‘There is not that sense of urgency in amateur golf. You’re still a youngster and living under your parents’ roof. Then you turn pro and suddenly it’s “welcome to the big boys”.
‘It took me a while to find my feet. There wasn’t anybody to show me the ropes. But I’m also a bit different like that. I don’t like asking questions. I like doing my own thing because I feel that when you figure it out yourself, there’s the sense that it is you who did it. This is a mental game, and that’s what has clicked for me. You don’t have to play perfect golf to contend and win golf tournaments.’
It was the realisation of how important the work outside the ropes is that made all the difference for Strydom this past season, and which he now wants to keep building on.
‘I’m turning into a better professional in the sense of being more dedicated to what I’m doing. I’m more patient in my buildup and more strict in my course management. I never really understood the importance of that before. Discipline seems like a harsh word, but I found real power in doing the same thing for the past nine months every day and trusting that it’s good enough to win golf tournaments.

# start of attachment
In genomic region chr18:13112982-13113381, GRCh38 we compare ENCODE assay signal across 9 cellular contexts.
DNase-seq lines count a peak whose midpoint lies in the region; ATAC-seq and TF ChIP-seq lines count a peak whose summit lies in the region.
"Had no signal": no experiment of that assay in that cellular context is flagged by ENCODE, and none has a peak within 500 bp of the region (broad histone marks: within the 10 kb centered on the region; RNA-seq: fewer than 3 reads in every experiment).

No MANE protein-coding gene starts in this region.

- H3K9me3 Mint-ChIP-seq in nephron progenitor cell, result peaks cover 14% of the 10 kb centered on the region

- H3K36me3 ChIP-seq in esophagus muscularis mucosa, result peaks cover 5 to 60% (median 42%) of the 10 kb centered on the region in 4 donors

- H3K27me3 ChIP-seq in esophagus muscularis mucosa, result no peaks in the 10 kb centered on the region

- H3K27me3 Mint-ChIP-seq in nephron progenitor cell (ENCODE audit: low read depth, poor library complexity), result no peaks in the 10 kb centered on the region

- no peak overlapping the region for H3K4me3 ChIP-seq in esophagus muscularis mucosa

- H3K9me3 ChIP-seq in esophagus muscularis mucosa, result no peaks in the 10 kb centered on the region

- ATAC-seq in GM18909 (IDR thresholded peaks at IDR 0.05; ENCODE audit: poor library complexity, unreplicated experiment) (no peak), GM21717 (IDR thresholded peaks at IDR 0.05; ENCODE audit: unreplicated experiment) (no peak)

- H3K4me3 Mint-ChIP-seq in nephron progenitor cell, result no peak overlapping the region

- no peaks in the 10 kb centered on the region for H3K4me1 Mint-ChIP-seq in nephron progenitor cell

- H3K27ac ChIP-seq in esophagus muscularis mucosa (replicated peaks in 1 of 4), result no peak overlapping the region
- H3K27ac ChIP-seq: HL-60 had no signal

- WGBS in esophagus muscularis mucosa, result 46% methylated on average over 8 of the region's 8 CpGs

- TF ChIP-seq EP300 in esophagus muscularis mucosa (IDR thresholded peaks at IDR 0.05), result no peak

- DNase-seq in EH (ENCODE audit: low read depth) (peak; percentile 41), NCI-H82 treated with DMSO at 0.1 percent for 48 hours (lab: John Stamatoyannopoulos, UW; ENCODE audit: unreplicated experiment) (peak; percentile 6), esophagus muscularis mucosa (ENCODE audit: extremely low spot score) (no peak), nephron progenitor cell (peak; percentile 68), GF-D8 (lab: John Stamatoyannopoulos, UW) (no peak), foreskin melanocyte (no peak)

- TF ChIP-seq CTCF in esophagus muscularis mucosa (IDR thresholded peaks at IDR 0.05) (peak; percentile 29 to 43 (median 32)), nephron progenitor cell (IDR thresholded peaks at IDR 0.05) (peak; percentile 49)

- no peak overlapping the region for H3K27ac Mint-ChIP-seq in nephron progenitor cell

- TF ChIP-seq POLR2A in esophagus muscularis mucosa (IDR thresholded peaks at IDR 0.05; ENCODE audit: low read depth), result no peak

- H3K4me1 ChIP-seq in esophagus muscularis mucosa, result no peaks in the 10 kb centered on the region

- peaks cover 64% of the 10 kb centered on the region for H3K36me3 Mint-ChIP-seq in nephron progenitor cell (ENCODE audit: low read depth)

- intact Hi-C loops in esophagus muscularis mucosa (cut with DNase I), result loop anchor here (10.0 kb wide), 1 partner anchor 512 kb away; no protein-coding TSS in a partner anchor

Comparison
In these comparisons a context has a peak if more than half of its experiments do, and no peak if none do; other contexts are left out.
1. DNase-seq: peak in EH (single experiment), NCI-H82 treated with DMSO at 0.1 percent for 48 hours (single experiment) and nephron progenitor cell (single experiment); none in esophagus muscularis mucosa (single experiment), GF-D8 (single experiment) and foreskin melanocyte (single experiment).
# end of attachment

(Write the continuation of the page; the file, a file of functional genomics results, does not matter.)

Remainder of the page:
‘Last season I took the time to work really hard on my mental game. That’s a big key out here on Tour when you’re trying to beat seriously good golfers. We can all do everything with the golf ball out here. What makes the difference is that you need to be mentally tough.’